August 2, 2015

Ephesians 4:1-16

“God was making a body for Christ, Paul said. Christ didn’t have a regular body any more so God was making him one out of anybody he could find who looked as if he might just possibly do. He was using other people’s hands to be Christ’s hands and other people’s feet to be Christ’s feet, and when there was some place where Christ was needed in a hurry and needed bad, he put the finger on some maybe-not-all-that-innocent bystander and got him to go and be Christ in that place himself for lack of anybody better.” Fredrick Buechner, “Wishful Thinking”

“Hello, Sinner!” Rev. Nadia Boltz Weber’s favorite greeting.

This reading from Paul’s letter to the church in Ephesus can be, well, a little discouraging. It is possible to hear these words and because of who we are and what we know of our limitations, to believe that surely, St. Paul must be talking about someone else.

One of the great paradoxes of this life of discipleship is that God chooses to work through feeble human beings. Paul’s language, Apostles, Evangelists, Prophets, may make us think about the miraculous; and so our thoughts turn to big events like Moses parting the Red Sea or when Peter and John, at the gate called ‘beautiful’ (because it lead to the temple), who healed a man who could not walk since birth. Big names. Big roles. Big events. Yet a closer observation of lives of these people, Moses, Peter, or John, reveals they were far from perfect and yet God found them worthy to be agents of God’s work in the world.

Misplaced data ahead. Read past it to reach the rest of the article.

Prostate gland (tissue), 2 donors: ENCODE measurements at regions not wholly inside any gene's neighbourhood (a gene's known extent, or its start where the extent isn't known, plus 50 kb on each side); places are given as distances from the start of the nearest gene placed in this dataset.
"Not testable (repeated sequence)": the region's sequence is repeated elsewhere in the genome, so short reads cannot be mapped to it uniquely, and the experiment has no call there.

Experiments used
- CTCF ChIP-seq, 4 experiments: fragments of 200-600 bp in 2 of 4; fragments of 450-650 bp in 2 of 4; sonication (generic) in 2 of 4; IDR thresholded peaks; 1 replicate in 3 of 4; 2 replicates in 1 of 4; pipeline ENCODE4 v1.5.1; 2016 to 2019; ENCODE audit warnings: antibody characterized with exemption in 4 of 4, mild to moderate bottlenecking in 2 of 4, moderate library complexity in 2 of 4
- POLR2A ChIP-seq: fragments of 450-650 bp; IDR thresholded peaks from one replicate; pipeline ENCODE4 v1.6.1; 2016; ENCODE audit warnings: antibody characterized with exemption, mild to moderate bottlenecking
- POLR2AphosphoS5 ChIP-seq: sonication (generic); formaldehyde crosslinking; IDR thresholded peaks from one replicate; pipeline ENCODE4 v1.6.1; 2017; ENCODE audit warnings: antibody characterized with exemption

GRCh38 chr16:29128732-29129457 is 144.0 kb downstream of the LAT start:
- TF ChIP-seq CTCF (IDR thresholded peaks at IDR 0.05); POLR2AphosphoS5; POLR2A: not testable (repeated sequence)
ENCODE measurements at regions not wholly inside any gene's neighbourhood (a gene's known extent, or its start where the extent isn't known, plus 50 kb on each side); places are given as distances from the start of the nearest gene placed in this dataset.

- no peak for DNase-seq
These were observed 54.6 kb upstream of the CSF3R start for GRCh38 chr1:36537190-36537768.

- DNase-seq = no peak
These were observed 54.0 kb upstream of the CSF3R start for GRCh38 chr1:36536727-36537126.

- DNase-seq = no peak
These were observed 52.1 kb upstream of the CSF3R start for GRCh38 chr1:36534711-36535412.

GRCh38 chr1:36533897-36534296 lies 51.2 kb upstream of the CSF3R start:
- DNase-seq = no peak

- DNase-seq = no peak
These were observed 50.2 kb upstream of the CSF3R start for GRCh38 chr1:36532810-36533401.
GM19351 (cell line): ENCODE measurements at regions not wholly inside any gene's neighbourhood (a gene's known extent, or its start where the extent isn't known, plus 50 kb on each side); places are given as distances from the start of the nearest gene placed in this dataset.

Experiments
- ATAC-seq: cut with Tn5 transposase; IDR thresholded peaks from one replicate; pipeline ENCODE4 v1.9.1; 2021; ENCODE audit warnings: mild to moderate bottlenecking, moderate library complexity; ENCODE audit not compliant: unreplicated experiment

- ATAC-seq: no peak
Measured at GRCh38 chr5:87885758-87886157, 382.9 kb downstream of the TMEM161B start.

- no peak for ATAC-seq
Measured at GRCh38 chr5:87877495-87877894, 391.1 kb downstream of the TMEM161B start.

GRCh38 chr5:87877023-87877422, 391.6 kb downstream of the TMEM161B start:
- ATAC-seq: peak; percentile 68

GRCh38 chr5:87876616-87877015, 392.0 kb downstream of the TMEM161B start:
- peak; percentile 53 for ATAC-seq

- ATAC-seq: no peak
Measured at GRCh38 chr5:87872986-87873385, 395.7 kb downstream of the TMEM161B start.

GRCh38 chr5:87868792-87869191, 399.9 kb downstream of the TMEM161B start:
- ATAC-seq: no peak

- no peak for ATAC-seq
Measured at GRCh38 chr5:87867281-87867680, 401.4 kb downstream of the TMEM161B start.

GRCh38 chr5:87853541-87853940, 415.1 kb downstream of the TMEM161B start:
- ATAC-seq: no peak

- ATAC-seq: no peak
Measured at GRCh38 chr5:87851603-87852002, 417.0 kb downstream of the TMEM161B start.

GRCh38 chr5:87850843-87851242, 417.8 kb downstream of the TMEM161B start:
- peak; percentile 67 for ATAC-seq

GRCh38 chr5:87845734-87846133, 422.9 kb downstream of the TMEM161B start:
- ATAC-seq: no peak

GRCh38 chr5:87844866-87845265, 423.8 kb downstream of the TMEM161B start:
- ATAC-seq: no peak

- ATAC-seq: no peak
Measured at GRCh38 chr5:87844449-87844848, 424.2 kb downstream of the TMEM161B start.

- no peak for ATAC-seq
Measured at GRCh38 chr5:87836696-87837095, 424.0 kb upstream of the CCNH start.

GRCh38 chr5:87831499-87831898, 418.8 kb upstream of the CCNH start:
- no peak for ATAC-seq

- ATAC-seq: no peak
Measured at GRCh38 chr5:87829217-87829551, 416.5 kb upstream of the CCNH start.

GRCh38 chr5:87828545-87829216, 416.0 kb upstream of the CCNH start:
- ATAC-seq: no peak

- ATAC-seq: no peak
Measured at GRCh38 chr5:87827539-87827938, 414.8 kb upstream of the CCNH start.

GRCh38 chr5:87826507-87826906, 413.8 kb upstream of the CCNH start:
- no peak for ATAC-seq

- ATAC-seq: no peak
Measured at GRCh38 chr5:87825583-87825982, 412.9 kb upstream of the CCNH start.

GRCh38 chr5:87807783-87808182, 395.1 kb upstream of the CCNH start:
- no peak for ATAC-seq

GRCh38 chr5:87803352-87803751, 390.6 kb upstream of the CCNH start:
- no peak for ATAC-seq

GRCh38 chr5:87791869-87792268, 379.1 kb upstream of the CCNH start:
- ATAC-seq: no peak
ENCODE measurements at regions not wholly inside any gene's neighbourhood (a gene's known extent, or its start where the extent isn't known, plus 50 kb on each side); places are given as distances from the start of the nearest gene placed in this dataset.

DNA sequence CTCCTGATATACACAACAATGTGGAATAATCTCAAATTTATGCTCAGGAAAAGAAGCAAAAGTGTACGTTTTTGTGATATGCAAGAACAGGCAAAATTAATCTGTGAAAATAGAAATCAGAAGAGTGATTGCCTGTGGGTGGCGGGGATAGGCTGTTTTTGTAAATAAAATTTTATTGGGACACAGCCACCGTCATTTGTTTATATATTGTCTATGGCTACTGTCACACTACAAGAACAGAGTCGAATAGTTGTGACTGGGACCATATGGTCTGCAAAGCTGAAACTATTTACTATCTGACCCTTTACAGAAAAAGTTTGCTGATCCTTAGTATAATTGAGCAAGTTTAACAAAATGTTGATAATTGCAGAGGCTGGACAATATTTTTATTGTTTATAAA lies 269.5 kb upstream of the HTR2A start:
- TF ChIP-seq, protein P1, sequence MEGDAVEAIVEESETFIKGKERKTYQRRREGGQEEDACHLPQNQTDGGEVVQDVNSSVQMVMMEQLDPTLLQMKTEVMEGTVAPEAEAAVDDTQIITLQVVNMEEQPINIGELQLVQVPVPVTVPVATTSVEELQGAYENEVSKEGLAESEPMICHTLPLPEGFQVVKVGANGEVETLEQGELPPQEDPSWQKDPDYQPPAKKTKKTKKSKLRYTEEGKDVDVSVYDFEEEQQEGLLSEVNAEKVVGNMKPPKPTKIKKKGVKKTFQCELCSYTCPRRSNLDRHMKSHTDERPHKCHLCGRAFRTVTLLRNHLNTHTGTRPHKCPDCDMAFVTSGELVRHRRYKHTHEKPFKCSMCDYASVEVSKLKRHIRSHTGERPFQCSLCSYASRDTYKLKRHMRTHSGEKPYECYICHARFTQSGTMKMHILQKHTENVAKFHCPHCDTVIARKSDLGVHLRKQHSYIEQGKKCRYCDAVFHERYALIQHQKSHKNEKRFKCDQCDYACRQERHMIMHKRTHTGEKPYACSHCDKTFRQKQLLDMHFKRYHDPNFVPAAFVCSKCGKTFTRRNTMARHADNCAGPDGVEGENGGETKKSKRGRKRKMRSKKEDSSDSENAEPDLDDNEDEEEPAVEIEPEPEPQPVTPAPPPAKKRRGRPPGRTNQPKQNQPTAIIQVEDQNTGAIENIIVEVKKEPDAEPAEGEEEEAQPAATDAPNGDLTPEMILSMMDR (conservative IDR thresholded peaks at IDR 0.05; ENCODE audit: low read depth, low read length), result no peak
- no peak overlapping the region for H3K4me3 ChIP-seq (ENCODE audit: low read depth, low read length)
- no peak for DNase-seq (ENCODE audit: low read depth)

I was once visiting a church. It was summer, and you might be surprised to know that when I am on vacation I usually go to church. On that day they had some special music. They brought in this tenor to sing during the offertory. I overheard the buzz in the pews before worship. He was known to these folks for his beautiful voice. During the piece he sang, there were a series of high notes that I am quite sure he had sang perfectly a hundred times before. But on that day, well, they weren’t so good. I heard two people in an adjacent pew reviewing the offertory: “well, he really flopped today. But what do you expect? He’s only human.”

He’s only human? I wonder what people said in their comments all the other times he sang that same piece but hit every note. “Well, that was wonderful. But what do you expect, he’s only human.”